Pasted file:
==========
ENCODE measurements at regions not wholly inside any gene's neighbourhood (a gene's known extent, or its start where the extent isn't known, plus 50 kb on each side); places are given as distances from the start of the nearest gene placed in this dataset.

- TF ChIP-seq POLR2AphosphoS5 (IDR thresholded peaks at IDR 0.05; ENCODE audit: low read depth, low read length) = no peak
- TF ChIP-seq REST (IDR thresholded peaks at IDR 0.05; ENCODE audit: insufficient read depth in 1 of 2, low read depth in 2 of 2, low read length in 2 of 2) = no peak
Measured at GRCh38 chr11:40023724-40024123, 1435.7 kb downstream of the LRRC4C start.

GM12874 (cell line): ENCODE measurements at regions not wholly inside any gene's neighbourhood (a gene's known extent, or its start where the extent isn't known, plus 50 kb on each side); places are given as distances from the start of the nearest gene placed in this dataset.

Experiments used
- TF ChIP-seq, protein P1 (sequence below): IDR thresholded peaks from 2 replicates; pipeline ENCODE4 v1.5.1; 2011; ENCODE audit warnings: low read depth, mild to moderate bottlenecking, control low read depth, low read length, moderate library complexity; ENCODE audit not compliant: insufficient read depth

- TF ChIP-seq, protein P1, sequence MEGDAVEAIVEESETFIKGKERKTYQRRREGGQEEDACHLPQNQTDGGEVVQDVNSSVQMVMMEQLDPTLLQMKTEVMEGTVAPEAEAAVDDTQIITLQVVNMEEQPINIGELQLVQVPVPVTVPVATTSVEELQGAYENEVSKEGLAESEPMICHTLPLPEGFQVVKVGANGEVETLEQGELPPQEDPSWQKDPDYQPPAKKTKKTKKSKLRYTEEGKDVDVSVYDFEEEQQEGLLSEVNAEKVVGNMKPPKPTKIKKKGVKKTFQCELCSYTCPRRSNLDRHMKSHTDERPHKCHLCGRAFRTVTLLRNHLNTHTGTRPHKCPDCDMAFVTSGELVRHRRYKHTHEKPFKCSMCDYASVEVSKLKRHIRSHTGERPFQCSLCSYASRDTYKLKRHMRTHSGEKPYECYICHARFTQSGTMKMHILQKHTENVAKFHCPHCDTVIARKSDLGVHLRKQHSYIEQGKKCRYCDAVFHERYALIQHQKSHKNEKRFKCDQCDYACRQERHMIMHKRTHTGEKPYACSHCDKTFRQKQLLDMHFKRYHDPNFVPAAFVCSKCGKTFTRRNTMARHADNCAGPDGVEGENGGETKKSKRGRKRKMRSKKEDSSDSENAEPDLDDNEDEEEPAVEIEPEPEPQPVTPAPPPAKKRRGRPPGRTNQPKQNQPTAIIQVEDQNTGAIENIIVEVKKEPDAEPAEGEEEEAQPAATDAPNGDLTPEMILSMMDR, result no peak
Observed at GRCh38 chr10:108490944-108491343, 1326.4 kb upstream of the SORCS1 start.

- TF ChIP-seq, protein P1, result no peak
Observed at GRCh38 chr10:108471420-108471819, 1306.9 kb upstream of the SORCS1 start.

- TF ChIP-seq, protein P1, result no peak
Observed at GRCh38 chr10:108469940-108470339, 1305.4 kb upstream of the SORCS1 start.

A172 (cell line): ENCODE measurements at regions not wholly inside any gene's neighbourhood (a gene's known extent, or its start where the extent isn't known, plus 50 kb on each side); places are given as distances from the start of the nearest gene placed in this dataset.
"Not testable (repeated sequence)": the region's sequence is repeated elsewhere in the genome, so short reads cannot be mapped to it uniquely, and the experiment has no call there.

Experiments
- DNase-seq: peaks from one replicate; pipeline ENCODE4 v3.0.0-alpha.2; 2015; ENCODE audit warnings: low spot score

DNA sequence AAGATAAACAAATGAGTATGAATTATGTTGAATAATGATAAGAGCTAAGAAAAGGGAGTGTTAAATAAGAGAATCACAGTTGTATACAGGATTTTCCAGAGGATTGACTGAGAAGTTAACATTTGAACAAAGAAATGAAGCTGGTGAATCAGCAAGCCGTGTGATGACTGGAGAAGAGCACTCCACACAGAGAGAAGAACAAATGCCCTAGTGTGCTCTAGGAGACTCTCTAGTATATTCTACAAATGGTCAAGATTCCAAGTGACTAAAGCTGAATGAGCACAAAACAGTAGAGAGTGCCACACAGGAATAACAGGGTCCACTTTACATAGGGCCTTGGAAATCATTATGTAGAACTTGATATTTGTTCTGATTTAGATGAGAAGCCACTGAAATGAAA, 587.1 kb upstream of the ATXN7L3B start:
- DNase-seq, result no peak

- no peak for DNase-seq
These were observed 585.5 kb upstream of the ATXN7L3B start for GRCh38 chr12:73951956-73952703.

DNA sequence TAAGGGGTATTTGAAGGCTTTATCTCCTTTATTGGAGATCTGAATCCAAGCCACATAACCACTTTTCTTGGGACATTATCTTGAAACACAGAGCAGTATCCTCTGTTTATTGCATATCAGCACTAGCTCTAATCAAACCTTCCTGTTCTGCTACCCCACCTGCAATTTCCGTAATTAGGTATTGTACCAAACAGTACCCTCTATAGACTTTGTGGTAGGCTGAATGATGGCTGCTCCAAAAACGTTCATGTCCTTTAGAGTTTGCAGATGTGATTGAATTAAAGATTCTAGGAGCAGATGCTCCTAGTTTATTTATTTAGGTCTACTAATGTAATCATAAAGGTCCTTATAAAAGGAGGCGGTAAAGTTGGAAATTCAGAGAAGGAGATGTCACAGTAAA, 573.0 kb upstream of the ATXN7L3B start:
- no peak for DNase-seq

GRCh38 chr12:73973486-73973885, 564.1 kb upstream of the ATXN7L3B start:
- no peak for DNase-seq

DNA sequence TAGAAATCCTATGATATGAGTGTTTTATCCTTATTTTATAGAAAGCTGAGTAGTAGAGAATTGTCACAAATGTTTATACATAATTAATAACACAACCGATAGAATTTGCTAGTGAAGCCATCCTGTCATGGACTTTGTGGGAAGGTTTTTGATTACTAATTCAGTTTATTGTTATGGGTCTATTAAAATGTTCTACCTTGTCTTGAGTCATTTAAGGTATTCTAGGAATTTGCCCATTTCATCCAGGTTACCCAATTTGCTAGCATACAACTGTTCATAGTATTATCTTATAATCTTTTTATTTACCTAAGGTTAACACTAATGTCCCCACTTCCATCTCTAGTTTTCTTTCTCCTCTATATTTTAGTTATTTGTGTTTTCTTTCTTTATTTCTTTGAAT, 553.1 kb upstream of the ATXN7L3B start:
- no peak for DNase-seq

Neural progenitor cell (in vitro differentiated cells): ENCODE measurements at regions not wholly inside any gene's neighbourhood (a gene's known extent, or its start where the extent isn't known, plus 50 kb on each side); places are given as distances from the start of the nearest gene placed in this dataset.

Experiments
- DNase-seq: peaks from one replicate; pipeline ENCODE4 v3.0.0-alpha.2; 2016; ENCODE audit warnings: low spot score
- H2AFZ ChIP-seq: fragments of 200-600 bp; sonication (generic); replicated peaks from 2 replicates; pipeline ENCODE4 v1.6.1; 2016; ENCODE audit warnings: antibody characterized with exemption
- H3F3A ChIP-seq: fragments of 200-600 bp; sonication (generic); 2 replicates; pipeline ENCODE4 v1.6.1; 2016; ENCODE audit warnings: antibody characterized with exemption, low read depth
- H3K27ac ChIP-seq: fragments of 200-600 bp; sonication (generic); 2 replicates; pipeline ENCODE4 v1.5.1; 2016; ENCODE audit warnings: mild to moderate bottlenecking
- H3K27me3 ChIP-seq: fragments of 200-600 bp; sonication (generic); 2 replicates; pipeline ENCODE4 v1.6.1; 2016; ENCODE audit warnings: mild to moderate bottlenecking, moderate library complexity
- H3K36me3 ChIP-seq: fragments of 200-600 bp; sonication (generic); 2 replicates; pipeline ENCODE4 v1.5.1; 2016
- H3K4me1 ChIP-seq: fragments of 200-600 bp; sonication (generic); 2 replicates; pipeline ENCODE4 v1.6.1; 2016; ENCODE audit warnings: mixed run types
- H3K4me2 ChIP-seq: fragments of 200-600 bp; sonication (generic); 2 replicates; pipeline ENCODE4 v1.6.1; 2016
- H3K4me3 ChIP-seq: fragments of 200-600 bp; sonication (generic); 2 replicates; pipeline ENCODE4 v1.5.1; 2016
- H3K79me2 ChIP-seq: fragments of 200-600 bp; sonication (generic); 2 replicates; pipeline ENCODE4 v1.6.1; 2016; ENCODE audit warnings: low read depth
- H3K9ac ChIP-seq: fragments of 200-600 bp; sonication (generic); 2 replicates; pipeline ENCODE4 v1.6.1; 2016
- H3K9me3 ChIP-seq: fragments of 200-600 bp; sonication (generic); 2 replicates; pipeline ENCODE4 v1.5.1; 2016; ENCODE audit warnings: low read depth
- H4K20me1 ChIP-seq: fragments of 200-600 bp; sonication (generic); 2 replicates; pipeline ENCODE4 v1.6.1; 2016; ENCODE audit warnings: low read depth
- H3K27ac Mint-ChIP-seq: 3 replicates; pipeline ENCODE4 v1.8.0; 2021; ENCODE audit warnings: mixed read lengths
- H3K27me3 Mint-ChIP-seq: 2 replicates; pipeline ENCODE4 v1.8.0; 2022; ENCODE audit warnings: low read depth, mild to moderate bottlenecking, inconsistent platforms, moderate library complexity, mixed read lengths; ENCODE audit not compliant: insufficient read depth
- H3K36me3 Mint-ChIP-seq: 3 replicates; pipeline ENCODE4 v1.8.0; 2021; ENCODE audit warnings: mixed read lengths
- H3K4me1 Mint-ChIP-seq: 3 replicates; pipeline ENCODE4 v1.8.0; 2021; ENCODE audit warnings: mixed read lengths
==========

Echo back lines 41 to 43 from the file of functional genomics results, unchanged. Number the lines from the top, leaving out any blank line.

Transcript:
- H3K9me3 ChIP-seq: fragments of 200-600 bp; sonication (generic); 2 replicates; pipeline ENCODE4 v1.5.1; 2016; ENCODE audit warnings: low read depth
- H4K20me1 ChIP-seq: fragments of 200-600 bp; sonication (generic); 2 replicates; pipeline ENCODE4 v1.6.1; 2016; ENCODE audit warnings: low read depth
- H3K27ac Mint-ChIP-seq: 3 replicates; pipeline ENCODE4 v1.8.0; 2021; ENCODE audit warnings: mixed read lengths